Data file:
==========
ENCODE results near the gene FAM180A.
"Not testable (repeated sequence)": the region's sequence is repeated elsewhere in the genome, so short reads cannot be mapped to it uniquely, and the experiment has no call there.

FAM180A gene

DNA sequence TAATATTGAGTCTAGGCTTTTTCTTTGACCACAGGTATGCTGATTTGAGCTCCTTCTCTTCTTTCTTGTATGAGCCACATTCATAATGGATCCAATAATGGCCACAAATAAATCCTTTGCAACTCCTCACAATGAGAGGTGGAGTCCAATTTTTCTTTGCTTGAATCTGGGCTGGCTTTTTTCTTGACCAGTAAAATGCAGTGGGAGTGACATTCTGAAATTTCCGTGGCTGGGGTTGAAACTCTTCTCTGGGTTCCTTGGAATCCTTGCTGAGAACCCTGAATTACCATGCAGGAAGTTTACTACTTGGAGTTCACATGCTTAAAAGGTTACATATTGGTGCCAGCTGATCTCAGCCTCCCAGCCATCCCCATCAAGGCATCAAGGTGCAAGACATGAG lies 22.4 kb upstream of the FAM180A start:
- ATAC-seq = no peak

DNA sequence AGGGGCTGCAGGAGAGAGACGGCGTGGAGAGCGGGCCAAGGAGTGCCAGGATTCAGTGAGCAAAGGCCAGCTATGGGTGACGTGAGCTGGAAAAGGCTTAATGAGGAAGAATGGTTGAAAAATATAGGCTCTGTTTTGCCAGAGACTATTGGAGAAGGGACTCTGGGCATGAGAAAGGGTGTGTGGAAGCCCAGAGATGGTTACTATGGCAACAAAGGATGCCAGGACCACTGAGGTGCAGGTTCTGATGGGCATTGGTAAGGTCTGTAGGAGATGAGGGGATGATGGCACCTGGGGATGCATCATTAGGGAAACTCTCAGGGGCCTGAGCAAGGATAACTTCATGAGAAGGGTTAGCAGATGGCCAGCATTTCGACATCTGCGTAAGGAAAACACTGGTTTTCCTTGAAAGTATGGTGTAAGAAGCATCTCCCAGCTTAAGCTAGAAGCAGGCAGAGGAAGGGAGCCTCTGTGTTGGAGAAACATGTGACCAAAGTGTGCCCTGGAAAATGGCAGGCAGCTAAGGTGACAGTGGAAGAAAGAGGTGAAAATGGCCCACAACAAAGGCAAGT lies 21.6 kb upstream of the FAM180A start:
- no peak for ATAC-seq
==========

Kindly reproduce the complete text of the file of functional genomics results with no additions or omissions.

ENCODE results near the gene FAM180A.
"Not testable (repeated sequence)": the region's sequence is repeated elsewhere in the genome, so short reads cannot be mapped to it uniquely, and the experiment has no call there.

FAM180A gene

DNA sequence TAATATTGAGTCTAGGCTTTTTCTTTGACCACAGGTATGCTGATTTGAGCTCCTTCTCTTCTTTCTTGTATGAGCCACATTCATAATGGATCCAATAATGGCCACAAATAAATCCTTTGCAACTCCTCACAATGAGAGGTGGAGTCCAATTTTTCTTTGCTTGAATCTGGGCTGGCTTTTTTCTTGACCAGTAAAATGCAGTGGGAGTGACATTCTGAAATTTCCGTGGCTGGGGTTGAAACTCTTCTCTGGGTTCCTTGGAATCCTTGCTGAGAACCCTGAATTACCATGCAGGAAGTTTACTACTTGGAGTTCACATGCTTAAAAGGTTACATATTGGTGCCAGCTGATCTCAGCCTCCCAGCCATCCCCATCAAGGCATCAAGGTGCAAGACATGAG lies 22.4 kb upstream of the FAM180A start:
- ATAC-seq = no peak

DNA sequence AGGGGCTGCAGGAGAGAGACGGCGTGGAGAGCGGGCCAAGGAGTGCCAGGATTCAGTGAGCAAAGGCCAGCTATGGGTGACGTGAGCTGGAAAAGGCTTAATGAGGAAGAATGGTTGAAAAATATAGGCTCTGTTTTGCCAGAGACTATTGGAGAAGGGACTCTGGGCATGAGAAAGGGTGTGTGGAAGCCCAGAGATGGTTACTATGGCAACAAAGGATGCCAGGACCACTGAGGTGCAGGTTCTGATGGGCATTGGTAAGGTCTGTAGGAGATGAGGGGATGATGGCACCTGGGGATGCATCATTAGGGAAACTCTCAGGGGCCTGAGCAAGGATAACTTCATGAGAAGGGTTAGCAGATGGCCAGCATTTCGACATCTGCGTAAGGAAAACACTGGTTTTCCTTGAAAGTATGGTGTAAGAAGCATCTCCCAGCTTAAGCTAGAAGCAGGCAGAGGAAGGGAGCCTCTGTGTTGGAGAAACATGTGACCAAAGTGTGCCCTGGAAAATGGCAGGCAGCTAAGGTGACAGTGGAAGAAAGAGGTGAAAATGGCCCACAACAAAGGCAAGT lies 21.6 kb upstream of the FAM180A start:
- no peak for ATAC-seq